Distracted driving results in more motor vehicle deaths than drunk driving.

4 reasons not to spare 5 seconds to text while driving

Nixon Wenger supports campaign aimed at stopping distracted driving behaviour

Chances are you wouldn’t get behind the wheel when intoxicated by drugs or alcohol. But would you send a “quick” text if you thought no one was looking?

Too often the answer is yes, and the results are catastrophic.

Distracted driving is now responsible for more motor vehicle deaths than drunk driving.

“In an effort to combat the carnage, the Trial Lawyers Association of BC and their community partners have launched the BC Coalition to End Distracted Driving,an awareness campaign to raise awareness of distracted driving and its role in numerous accidents throughout North America,” says Michael Yawney Q.C., a TLABC Board of Governor and senior litigation partner at Nixon Wenger LLP.

“At Nixon Wenger we have seen the devastating injuries of many serious accidents and if we can support a campaign to bring more awareness and negative stigma to a preventable cause, we will do what we can to share the reasons not to text while driving,” Yawney says.

Reason 1: In B.C., approximately 81 people died each year between 2010 and 2014 due to distracted driving, which has surpassed impaired driving to become the No. 1 cause of motor vehicle crashes and deaths.

Reason 2: On average, a person’s eyes are off the road for five seconds while texting – five seconds that can change someone’s life forever. Hear in victims’ own words about the devastating impact distracting driving has at distracteddrivingkills.ca/my-story/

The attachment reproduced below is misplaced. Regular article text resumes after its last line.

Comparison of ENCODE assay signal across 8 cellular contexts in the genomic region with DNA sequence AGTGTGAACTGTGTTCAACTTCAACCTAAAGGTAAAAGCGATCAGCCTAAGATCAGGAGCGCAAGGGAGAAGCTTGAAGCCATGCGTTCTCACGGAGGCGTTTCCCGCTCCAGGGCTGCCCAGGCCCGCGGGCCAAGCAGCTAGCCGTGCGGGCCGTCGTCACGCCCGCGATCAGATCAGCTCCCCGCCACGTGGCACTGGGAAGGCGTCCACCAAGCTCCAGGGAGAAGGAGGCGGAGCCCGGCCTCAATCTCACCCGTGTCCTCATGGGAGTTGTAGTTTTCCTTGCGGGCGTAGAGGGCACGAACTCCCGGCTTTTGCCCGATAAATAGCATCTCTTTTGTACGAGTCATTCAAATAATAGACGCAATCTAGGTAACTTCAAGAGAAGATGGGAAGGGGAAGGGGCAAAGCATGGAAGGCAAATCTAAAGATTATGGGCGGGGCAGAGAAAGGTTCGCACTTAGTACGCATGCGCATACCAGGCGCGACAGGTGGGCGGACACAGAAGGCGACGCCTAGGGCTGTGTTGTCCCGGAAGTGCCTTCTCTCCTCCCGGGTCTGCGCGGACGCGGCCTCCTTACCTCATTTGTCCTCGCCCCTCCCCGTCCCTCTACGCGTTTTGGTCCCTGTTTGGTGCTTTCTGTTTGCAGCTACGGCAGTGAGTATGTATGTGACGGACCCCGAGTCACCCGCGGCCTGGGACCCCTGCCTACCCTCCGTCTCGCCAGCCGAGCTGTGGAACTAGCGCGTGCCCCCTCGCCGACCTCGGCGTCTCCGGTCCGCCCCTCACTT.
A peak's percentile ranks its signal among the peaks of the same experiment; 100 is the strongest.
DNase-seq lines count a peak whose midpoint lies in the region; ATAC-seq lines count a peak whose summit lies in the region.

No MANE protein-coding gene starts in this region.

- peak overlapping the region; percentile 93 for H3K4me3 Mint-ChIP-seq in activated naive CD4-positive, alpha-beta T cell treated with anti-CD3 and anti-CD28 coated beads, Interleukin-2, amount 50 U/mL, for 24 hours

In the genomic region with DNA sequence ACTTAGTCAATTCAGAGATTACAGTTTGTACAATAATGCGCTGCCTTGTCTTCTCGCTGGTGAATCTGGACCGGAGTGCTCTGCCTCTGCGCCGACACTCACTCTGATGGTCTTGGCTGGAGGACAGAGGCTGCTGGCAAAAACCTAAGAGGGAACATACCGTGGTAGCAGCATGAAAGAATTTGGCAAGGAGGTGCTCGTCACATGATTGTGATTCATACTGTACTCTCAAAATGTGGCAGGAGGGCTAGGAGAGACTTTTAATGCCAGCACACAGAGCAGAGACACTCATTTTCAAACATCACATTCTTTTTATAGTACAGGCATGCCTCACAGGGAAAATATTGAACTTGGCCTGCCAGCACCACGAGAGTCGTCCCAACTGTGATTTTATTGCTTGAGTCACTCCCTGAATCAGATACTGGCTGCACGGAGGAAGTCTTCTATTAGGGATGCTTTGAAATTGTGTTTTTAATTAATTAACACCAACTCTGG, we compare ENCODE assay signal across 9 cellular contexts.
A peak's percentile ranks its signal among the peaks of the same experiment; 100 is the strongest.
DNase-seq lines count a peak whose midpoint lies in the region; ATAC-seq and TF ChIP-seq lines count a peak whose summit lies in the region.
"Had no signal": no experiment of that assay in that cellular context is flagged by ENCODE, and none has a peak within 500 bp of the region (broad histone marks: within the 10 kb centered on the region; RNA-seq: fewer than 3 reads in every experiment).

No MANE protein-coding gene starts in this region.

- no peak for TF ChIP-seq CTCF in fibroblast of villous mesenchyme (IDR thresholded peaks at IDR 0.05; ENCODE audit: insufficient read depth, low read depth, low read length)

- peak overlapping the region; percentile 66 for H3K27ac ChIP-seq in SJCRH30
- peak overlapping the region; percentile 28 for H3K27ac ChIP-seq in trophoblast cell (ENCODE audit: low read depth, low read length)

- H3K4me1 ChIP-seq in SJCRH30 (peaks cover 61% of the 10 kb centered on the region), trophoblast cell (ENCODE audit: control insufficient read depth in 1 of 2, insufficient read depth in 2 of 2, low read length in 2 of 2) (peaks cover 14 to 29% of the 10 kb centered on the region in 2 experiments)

Reason 3: In addition to costing lives and numerous devastating injuries, distracted driving is also driving up everyone’s insurance costs – even through everyday fender-benders caused by people thinking it’s okay to check their phones while driving in traffic.

Reason 4: Thanks to society emphasizing it’s not okay to drive while impaired, significant social stigma and harsher penalties now accompany that behaviour. The result is lower impaired driving rates and fewer fatalities. It’s time the same becomes true for distracted driving – described as any activity that could distract attention from the primary task of driving.

“We want this message shared with as many people as possible,” Yawney says, urging people to learn more online at http://distracteddrivingkills.ca/ and Facebook. “The broader its reach, the sooner we can change this devastating behaviour.”

 

Michael Yawney Q.C

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